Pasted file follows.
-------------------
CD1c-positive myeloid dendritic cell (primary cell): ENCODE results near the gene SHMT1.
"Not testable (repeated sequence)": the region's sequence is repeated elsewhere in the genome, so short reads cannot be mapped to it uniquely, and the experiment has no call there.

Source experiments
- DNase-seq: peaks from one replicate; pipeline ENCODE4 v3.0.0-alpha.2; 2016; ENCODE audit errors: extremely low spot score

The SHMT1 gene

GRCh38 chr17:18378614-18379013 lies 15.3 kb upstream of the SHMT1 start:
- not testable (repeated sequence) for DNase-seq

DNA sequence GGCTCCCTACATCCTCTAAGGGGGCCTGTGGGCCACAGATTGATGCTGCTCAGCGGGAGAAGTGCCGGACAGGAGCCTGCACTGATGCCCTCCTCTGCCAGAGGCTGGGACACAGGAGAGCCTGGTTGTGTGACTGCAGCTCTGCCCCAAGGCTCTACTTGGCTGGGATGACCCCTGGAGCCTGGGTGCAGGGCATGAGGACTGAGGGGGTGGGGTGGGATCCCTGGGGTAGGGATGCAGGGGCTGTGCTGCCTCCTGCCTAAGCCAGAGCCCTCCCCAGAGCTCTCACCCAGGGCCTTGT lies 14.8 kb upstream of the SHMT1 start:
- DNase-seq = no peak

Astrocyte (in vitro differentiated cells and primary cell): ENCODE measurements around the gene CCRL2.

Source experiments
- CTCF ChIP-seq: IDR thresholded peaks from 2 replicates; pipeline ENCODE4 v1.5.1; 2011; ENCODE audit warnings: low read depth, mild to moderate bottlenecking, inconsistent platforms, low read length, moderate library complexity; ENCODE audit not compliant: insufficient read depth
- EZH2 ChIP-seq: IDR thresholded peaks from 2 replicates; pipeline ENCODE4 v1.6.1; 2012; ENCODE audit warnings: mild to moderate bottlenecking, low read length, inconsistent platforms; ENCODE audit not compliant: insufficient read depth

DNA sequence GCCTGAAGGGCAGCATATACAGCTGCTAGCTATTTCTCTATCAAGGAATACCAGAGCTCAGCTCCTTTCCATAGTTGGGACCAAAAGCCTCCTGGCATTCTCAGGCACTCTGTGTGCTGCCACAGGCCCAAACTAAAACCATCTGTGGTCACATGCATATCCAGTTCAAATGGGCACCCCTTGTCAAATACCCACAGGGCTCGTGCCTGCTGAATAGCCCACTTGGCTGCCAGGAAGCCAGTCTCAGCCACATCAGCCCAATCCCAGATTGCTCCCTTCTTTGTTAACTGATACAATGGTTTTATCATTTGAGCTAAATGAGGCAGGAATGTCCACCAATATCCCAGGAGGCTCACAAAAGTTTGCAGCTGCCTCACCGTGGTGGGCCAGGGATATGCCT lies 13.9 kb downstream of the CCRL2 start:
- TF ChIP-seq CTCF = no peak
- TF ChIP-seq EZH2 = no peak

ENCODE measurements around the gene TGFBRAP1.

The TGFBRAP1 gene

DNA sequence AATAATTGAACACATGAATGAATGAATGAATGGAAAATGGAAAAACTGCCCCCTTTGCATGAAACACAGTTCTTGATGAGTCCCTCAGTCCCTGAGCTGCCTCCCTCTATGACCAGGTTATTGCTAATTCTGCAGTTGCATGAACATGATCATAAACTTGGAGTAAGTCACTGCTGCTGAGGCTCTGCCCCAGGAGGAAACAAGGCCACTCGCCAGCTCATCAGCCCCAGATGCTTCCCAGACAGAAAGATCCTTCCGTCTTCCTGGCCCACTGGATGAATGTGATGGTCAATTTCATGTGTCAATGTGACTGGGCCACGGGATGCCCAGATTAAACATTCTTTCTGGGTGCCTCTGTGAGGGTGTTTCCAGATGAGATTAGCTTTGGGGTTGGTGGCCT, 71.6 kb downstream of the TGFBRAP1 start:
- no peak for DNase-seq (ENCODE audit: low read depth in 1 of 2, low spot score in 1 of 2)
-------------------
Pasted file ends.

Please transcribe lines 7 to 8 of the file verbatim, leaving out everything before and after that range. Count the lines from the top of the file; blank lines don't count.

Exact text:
- not testable (repeated sequence) for DNase-seq

DNA sequence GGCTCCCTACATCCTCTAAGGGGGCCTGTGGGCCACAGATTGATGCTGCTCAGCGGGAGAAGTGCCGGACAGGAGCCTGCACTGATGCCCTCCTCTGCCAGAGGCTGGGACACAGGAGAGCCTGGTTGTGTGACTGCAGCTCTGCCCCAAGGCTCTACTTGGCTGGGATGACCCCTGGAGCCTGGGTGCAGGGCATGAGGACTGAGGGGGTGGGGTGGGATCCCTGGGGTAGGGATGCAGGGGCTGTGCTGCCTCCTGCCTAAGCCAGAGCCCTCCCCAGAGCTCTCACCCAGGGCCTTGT lies 14.8 kb upstream of the SHMT1 start: